As a New Yorker, I sometimes fall into the trap of the narrow-minded mentality that *everything* worthwhile in life—food, art, people, even complaints—is right here. I’m not a big traveler, but my friends have come back from trips to some of the most sought-after places for decadent eating, only to say their local place around the corner in Brooklyn (or the UWS, or in Soho, or Chinatown) was better.
The same holds for fashion. Just walking down the street, I’ll pass no fewer than a dozen men and women who are more “chic” than me, even when wearing sweatpants and sneakers. We at PD know, too, that fashion is the second highest polluting industry in the world (behind petrochemicals), and so part of what New Yorkers (identifying fashionistas or not) are facing is the problem of how to balance standards of trends and luxury with responsible consumption. Nothing we can’t handle, right?
During a recent trip to Miami for the Seed Food and Wine Festival, one of the biggest vegan celebrations in the country, I was pleasantly surprised to find a city that was tackling this challenge head-on—and maybe even a little better than us. Thanks to an illuminating presentation from Colleen Coughlin, founder of The Full Edit, and Asanyah Davidson, Chairperson of the Miami Fashion Institute, I learned several lessons about how Magic City is sparking some magical change in their local fashion scene that the rest of the country—and world—might do well to imitate.
Although dietary veganism is often people’s first (and only—still great!) step toward a sustainable lifestyle, it’s important to keep in mind that what we put on our bodies—from clothes to beauty products—is as important as what we put into our bodies, in terms of our personal health and global impact. The two questions most of us ask when we get up in the morning—What will I eat today? and What will I wear today?—align with this, and Coughlin and Davidson see Miami as a leader in making the answer to both these questions earth-friendly. Recently added to the Mercedes Benz Fashion calendar (a big deal), an entire day of their Fall 2017 Fashion Week this summer was devoted to how designers can “upcycle,” offering master classes on techniques that would also “grow community bonds while being conscious of the environmental and economic growth of the community.”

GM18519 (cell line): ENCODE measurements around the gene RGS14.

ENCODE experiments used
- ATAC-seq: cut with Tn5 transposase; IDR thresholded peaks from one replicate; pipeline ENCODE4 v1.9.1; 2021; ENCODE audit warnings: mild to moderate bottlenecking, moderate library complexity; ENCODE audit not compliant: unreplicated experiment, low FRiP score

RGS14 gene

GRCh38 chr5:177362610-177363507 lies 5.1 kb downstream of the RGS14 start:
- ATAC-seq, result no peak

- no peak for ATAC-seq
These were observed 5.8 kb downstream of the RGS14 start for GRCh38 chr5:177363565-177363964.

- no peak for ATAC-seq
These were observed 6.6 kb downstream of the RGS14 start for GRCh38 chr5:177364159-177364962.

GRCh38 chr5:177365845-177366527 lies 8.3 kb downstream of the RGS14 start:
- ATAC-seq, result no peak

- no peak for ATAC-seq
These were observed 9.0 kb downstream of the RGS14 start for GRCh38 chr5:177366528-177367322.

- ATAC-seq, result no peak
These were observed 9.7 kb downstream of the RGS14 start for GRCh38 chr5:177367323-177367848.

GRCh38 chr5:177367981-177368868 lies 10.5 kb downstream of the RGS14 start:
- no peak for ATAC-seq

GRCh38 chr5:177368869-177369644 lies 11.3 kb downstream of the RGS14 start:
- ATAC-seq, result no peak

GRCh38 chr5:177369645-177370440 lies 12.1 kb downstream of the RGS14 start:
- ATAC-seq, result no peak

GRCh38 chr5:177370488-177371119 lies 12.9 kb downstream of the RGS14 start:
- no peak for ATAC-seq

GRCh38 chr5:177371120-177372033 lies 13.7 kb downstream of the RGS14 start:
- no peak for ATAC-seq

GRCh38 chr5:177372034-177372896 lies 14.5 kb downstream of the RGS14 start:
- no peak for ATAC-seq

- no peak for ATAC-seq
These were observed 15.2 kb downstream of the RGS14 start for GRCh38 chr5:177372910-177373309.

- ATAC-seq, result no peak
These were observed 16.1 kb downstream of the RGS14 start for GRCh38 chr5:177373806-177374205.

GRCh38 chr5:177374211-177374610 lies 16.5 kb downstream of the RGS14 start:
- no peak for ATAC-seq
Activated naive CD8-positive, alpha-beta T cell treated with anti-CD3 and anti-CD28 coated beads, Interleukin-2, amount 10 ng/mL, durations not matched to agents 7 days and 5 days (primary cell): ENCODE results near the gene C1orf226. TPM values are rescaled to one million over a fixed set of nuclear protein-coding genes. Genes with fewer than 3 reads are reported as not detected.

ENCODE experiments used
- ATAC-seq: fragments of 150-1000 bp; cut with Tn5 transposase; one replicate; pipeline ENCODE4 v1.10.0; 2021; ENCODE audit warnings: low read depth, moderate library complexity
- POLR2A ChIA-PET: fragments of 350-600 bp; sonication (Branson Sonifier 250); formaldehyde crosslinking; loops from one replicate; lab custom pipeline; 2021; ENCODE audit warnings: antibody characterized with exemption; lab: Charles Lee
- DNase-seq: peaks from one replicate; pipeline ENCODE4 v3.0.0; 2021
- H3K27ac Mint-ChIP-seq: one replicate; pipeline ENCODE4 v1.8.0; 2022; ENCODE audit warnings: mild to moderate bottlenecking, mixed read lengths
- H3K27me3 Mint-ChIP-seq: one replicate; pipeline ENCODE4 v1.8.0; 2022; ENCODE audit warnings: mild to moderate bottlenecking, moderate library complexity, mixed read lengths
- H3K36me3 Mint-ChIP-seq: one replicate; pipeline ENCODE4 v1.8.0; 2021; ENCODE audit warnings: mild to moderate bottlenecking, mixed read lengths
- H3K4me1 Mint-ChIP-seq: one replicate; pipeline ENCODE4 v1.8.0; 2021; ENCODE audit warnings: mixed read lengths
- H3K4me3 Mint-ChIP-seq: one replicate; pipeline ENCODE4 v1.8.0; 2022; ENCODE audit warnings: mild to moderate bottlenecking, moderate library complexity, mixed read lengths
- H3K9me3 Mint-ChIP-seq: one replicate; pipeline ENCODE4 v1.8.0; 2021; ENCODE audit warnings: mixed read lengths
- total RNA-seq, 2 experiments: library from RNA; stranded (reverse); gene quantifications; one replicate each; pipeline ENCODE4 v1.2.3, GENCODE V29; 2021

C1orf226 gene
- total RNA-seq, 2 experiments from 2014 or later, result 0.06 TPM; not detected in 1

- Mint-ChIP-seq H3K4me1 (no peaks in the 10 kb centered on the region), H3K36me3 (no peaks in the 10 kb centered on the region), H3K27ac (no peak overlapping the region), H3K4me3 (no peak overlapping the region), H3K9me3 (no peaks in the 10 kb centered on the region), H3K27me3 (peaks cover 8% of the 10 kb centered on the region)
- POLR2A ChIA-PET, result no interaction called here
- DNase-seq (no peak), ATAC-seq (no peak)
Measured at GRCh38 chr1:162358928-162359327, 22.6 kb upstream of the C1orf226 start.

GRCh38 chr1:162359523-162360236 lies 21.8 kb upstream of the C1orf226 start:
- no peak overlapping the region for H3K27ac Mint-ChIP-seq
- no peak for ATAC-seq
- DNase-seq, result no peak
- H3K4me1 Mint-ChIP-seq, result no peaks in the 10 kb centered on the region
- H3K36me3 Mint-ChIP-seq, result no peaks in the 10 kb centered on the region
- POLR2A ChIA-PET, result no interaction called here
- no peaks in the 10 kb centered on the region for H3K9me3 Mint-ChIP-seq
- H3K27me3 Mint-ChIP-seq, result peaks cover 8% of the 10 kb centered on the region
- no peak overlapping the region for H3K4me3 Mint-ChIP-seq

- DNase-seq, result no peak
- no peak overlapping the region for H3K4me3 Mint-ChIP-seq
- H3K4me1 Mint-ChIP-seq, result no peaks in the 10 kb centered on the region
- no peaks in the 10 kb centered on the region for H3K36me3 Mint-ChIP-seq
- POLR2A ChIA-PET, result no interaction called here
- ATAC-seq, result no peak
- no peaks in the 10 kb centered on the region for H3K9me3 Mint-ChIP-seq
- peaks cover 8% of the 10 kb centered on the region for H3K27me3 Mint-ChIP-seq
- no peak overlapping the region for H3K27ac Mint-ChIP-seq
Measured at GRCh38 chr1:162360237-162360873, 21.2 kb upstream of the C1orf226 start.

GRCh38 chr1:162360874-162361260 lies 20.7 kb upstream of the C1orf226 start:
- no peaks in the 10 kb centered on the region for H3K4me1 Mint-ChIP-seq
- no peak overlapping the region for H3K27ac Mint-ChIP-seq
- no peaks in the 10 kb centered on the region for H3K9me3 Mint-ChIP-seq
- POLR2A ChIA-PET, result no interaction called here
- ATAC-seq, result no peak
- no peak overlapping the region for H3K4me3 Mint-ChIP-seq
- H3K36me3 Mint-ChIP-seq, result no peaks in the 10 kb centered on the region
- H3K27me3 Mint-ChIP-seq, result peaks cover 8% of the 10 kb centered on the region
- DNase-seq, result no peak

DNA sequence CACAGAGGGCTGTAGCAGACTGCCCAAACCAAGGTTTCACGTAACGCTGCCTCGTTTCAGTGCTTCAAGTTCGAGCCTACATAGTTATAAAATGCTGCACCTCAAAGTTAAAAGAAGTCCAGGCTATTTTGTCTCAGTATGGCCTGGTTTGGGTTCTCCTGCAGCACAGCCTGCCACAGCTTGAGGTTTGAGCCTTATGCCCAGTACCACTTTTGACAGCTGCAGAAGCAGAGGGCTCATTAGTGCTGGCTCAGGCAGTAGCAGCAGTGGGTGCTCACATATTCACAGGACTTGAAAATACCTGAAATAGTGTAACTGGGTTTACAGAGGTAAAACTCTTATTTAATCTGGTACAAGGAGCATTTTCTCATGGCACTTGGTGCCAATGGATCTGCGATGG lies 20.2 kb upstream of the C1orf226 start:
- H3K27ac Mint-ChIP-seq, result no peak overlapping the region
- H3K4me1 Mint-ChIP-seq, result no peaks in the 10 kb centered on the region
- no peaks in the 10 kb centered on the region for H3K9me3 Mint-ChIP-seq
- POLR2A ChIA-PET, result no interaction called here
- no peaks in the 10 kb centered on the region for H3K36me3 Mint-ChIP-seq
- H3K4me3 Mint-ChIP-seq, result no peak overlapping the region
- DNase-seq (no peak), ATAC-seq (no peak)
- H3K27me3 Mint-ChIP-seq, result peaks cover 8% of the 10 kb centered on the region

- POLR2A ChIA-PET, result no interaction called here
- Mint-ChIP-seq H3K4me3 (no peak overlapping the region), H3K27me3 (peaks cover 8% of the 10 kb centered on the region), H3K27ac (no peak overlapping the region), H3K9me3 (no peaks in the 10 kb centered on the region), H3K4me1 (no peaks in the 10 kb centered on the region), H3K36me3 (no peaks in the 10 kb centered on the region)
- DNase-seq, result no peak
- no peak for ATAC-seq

Both these women are using their fierce commitments to style and sustainability in their work to effect such change. The Full Edit is a service that encourages people to rethink their closets—finding the gems they would have otherwise tossed, and repurposing them or mending them so they have a new life that’s not on the streets of an African nation. Likewise, in her classes, Davidson instills in her students the importance of reusing scraps and samples from their classmates’ projects.
The Festival ended with a celebratory runway show of local designers, ranging from Ecoalf whose products range from those made from old fishing nets to Bianca Coletti, a local designer whose swimsuits are made by hand.
Short of uprooting your life to move to Miami, there’s plenty you can do right from where you are to contribute to the city’s efforts. Checking out those local designers is great, but even better you can explore your own local designers’ brands (which also involves less fuel waste for shipping, etc.). SageKat is a comprehensive new resource for all green beauty and fashion brands if you’re unsure of a company’s status.
Lastly, for more education, turn to the tried and true documentary. Like those that opened people’s eyes to the problems of the livestock industry, The True Cost, The Next Black, and River Blue offer astounding truths about fashion for your own enjoyment and others’.
How do you shop local? Share your favorite brands and techniques for upcycling!
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Photos: Instagram, ecoalf.com, biancacoletti.com